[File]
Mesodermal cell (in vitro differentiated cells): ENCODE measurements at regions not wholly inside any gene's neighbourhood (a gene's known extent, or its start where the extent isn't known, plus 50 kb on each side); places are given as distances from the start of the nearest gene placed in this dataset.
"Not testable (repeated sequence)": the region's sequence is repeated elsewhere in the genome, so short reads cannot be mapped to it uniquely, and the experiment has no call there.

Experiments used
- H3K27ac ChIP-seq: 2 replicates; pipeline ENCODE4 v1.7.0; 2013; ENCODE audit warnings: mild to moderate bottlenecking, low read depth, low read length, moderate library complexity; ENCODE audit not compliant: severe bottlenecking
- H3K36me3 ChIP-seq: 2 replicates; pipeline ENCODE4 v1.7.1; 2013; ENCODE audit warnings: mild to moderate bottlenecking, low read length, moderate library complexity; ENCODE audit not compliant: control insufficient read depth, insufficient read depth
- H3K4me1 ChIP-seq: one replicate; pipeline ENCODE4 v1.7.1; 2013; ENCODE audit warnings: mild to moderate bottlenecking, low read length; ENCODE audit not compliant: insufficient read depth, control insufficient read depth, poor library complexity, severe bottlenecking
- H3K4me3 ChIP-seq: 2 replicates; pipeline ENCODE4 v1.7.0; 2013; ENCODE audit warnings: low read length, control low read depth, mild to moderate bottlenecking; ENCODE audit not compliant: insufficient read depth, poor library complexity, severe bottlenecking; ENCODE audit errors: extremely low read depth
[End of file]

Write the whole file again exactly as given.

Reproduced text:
Mesodermal cell (in vitro differentiated cells): ENCODE measurements at regions not wholly inside any gene's neighbourhood (a gene's known extent, or its start where the extent isn't known, plus 50 kb on each side); places are given as distances from the start of the nearest gene placed in this dataset.
"Not testable (repeated sequence)": the region's sequence is repeated elsewhere in the genome, so short reads cannot be mapped to it uniquely, and the experiment has no call there.

Experiments used
- H3K27ac ChIP-seq: 2 replicates; pipeline ENCODE4 v1.7.0; 2013; ENCODE audit warnings: mild to moderate bottlenecking, low read depth, low read length, moderate library complexity; ENCODE audit not compliant: severe bottlenecking
- H3K36me3 ChIP-seq: 2 replicates; pipeline ENCODE4 v1.7.1; 2013; ENCODE audit warnings: mild to moderate bottlenecking, low read length, moderate library complexity; ENCODE audit not compliant: control insufficient read depth, insufficient read depth
- H3K4me1 ChIP-seq: one replicate; pipeline ENCODE4 v1.7.1; 2013; ENCODE audit warnings: mild to moderate bottlenecking, low read length; ENCODE audit not compliant: insufficient read depth, control insufficient read depth, poor library complexity, severe bottlenecking
- H3K4me3 ChIP-seq: 2 replicates; pipeline ENCODE4 v1.7.0; 2013; ENCODE audit warnings: low read length, control low read depth, mild to moderate bottlenecking; ENCODE audit not compliant: insufficient read depth, poor library complexity, severe bottlenecking; ENCODE audit errors: extremely low read depth